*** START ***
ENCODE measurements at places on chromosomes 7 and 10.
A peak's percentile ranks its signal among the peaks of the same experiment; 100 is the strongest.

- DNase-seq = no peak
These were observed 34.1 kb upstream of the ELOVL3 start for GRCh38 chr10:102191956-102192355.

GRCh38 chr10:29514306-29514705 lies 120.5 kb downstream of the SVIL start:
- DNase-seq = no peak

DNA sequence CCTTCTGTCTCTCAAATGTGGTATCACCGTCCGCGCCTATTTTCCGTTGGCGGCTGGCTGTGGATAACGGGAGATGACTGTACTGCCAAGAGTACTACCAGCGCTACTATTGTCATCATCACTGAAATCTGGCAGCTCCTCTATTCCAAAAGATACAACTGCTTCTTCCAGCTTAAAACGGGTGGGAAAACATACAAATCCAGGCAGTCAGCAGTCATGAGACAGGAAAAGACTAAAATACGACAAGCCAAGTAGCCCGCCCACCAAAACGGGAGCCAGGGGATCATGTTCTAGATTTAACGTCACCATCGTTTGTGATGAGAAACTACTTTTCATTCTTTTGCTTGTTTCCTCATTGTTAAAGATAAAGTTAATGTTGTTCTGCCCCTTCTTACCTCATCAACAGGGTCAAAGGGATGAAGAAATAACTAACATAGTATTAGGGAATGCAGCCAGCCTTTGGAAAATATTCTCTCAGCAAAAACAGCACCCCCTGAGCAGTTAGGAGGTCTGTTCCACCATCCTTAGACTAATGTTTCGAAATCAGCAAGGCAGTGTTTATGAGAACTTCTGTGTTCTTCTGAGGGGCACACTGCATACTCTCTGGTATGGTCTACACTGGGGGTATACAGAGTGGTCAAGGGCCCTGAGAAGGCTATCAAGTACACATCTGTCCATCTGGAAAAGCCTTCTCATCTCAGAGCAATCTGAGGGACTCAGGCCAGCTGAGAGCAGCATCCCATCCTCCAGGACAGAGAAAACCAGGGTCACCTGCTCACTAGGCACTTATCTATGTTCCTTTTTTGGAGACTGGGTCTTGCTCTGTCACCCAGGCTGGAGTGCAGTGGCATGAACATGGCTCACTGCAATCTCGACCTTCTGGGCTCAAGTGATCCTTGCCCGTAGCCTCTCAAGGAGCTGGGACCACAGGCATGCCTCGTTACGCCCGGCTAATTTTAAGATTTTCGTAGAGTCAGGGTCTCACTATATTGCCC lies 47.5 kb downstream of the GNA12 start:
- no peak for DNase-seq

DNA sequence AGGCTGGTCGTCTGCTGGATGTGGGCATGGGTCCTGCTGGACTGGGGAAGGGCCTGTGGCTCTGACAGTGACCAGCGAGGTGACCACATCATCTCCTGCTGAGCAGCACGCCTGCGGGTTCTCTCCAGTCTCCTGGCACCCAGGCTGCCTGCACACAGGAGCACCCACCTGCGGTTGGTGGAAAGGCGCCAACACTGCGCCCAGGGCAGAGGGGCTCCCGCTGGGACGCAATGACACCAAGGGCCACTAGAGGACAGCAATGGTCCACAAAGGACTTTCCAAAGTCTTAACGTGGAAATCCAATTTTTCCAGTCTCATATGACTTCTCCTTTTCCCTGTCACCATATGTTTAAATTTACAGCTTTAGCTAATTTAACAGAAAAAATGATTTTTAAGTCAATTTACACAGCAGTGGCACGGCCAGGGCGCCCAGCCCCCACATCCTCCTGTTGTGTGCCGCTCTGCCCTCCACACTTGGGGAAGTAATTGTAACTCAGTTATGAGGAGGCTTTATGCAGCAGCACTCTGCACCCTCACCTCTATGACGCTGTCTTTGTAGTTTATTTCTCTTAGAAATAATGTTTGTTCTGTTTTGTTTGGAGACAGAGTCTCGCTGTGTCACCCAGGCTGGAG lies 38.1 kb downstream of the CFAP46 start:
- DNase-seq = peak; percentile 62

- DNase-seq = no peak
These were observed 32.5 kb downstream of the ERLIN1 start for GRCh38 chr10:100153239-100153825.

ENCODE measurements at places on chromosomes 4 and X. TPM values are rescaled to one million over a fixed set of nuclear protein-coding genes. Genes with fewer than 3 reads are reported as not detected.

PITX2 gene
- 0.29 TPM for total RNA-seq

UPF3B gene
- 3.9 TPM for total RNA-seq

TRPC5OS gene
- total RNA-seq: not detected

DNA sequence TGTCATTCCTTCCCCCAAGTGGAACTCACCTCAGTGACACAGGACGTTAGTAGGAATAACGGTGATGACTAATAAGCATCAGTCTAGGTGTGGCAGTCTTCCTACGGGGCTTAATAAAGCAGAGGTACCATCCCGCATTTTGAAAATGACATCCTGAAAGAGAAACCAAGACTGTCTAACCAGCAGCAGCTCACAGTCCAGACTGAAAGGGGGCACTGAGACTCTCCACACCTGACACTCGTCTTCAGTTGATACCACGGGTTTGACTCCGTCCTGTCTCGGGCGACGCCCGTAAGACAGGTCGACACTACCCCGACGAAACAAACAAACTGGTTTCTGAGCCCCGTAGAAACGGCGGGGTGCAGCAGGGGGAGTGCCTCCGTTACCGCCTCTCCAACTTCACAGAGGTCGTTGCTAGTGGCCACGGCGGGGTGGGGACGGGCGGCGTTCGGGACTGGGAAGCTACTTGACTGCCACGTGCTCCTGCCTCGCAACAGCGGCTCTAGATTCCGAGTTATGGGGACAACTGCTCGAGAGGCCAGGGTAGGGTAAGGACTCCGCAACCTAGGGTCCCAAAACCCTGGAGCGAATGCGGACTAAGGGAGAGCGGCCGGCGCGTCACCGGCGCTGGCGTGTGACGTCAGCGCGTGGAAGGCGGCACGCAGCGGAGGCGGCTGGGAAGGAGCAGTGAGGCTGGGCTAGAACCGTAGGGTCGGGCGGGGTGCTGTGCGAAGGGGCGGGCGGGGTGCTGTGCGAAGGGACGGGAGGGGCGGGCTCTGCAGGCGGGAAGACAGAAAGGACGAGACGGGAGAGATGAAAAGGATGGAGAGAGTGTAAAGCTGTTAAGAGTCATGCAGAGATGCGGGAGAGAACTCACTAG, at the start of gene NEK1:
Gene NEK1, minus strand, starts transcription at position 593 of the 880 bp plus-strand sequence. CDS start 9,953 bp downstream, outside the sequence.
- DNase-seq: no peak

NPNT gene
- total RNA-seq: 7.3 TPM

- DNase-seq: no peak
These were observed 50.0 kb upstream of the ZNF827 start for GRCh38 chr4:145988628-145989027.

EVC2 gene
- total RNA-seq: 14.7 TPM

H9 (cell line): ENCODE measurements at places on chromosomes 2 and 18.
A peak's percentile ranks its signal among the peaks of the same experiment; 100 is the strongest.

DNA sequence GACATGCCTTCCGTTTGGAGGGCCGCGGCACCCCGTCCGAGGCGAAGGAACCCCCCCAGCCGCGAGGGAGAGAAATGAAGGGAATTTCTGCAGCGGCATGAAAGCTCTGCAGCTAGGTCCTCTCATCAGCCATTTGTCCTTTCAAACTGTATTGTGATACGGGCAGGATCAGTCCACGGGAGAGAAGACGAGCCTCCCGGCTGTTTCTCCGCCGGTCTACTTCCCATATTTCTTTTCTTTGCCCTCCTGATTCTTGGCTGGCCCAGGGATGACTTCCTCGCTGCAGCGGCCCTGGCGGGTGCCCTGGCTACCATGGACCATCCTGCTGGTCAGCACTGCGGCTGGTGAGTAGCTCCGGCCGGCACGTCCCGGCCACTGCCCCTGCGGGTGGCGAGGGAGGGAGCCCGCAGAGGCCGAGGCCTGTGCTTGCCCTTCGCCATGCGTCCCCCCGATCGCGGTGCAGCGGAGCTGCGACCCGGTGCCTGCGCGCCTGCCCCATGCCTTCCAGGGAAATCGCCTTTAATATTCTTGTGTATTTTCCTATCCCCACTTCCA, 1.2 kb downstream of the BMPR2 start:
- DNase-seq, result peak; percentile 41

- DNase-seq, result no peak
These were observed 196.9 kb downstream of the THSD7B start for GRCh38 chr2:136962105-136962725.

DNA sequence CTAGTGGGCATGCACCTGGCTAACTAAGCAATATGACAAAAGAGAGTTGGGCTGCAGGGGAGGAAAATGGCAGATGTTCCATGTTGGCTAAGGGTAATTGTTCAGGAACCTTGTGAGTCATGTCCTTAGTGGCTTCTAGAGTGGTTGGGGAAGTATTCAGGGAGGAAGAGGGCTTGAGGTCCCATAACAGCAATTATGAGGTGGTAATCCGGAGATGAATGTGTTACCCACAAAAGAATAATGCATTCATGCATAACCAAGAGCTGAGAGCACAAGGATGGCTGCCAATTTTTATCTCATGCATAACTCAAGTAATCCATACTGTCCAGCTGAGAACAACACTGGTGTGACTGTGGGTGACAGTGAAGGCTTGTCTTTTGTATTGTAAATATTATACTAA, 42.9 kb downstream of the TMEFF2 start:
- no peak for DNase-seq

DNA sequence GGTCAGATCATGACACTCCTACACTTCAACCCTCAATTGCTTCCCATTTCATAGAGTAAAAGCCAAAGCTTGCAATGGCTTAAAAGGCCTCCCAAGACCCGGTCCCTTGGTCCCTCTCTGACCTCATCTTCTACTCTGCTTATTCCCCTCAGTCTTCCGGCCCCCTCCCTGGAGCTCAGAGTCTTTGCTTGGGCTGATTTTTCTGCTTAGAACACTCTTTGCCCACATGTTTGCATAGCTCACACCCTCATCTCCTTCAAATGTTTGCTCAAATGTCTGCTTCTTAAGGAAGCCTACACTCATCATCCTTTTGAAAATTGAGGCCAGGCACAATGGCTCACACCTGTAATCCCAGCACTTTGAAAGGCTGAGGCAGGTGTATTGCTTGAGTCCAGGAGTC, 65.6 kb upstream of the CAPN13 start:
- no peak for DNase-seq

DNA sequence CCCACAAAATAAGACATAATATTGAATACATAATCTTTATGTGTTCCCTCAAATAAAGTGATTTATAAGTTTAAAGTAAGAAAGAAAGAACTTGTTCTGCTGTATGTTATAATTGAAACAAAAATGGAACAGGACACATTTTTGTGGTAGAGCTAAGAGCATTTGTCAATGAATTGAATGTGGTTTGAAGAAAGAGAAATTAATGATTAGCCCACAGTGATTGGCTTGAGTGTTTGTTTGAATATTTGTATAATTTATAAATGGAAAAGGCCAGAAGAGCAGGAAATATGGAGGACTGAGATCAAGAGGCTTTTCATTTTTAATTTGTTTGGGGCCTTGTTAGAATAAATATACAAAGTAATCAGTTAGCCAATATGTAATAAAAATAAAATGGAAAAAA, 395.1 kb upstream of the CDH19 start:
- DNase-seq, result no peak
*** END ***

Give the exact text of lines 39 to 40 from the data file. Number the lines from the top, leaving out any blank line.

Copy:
DNA sequence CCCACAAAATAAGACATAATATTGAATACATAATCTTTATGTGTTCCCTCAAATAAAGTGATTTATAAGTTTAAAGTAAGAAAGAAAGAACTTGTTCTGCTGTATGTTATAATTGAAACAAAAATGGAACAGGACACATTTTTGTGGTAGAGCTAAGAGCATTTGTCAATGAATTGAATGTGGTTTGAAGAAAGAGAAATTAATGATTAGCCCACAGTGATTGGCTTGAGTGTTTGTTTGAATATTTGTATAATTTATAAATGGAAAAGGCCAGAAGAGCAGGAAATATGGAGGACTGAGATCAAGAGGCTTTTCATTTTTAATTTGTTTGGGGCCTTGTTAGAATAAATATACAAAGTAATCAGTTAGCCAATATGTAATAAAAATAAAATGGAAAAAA, 395.1 kb upstream of the CDH19 start:
- DNase-seq, result no peak